The first week of December is ‘National Influenza Vaccination Week’ and believe it or not – even if you haven’t received your annual flu shot – it’s not too late to protect yourself for the season.
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CLEVELAND – The first week of December is ‘National Influenza Vaccination Week.’
And believe it or not – even if you have not yet received your annual flu vaccine – it’s not too late to protect yourself for the season.
Susan Rehm, M.D., an infectious disease expert at Cleveland Clinic, said it’s wise for people to get the vaccine whenever they can, because there really is way to know for sure just how bad of a flu season it will be.
“Influenza is certainly not a minor illness by any stretch of the imagination,” she said. “We don’t know whether the flu season will be good or bad this year. We do know that the flu is predictably unpredictable. We don’t know exactly when it’s going to hit, we don’t know how hard it’s going to be.”
Earlier this year, the U.S. Centers for Disease Control and Prevention (CDC) reported that the flu was responsible for as many as 80,000 deaths last winter.
The CDC recommends that everyone six months and older receive a flu vaccine.
Dr. Rehm said a common myth surrounding flu vaccines is that a flu shot will cause a person to get the flu – but she said this simply isn’t true.
“You can’t get the flu from the flu vaccine – that’s really the number one myth that’s still out there,” said Dr. Rehm. “Sometimes people feel a little achy for a day or two afterwards; some people may even have a low grade fever – but that’s not influenza – that’s the body making antibodies, getting strong, and getting ready to fight off the flu.”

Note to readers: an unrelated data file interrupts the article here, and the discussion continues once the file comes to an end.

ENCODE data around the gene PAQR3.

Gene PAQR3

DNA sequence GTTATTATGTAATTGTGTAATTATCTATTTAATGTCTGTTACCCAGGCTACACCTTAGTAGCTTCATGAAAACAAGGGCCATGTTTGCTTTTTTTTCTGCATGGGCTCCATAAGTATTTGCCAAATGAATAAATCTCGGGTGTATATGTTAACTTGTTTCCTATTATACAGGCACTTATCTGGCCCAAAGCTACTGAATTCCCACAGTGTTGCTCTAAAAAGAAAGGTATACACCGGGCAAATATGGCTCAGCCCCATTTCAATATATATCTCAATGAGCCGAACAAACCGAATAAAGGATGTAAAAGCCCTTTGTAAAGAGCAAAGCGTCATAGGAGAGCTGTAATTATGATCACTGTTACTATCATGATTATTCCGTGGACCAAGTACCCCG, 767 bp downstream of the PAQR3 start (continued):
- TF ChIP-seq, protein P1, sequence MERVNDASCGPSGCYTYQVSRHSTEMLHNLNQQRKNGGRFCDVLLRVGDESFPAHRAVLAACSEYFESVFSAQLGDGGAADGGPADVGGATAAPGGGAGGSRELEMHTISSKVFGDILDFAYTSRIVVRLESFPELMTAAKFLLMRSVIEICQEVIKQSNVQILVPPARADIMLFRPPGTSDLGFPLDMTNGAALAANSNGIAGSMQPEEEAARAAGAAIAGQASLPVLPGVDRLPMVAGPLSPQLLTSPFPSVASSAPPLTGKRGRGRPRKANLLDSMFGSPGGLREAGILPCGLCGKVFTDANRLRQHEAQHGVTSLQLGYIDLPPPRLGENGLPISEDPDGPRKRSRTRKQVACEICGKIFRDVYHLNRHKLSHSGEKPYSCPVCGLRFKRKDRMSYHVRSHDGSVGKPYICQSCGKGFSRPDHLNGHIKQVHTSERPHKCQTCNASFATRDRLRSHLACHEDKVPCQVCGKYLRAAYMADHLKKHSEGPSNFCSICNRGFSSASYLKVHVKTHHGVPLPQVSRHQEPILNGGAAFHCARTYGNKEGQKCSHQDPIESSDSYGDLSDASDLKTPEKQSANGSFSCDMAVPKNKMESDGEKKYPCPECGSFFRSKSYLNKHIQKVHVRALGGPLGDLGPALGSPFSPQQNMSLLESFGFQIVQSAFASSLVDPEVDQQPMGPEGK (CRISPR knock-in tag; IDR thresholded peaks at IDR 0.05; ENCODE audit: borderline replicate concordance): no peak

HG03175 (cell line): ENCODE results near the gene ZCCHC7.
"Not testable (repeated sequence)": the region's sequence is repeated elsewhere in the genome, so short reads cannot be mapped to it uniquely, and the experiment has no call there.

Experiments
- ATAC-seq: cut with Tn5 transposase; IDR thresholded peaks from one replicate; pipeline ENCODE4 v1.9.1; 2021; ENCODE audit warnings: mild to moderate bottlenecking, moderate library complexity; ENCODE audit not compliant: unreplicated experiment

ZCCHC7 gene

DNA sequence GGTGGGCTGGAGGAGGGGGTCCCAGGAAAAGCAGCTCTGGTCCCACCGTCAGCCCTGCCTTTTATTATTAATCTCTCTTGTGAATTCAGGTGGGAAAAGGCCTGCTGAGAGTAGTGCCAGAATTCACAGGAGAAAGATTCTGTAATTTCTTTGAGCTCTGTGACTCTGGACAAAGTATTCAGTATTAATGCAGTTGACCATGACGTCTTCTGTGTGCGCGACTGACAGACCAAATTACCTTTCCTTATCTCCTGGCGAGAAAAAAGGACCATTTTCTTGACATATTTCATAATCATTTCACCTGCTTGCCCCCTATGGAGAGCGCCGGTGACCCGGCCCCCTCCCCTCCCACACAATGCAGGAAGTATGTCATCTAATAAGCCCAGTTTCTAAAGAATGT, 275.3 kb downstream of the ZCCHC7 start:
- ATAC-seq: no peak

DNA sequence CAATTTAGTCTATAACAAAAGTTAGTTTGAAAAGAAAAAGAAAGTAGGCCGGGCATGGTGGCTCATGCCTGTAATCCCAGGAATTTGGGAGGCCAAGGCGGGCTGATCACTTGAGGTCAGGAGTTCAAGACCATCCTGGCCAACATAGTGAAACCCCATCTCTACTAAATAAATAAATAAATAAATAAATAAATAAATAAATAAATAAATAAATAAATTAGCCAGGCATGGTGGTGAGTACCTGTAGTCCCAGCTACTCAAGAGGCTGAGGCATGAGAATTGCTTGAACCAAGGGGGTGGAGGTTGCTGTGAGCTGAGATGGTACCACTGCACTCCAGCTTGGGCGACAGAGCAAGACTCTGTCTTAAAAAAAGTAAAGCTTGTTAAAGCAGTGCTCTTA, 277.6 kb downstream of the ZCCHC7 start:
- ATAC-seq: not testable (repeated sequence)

Dr. Rehm said getting the flu vaccine serves a dual purpose – protecting yourself, and others in the community – especially those who are vulnerable from suffering flu complications.
“Getting influenza vaccine is the best thing you can do to protect yourself against influenza,” said Dr. Rehm. “And perhaps, more importantly in some settings, is the fact that the more people who get vaccinated, the less flu spreads around.”
For those who haven’t already received a flu shot, Dr. Rehm said now is a good time to get one, because it takes the body up to four weeks to develop its immune response.
She said flu activity typically begins to peak in January, which is just around the corner.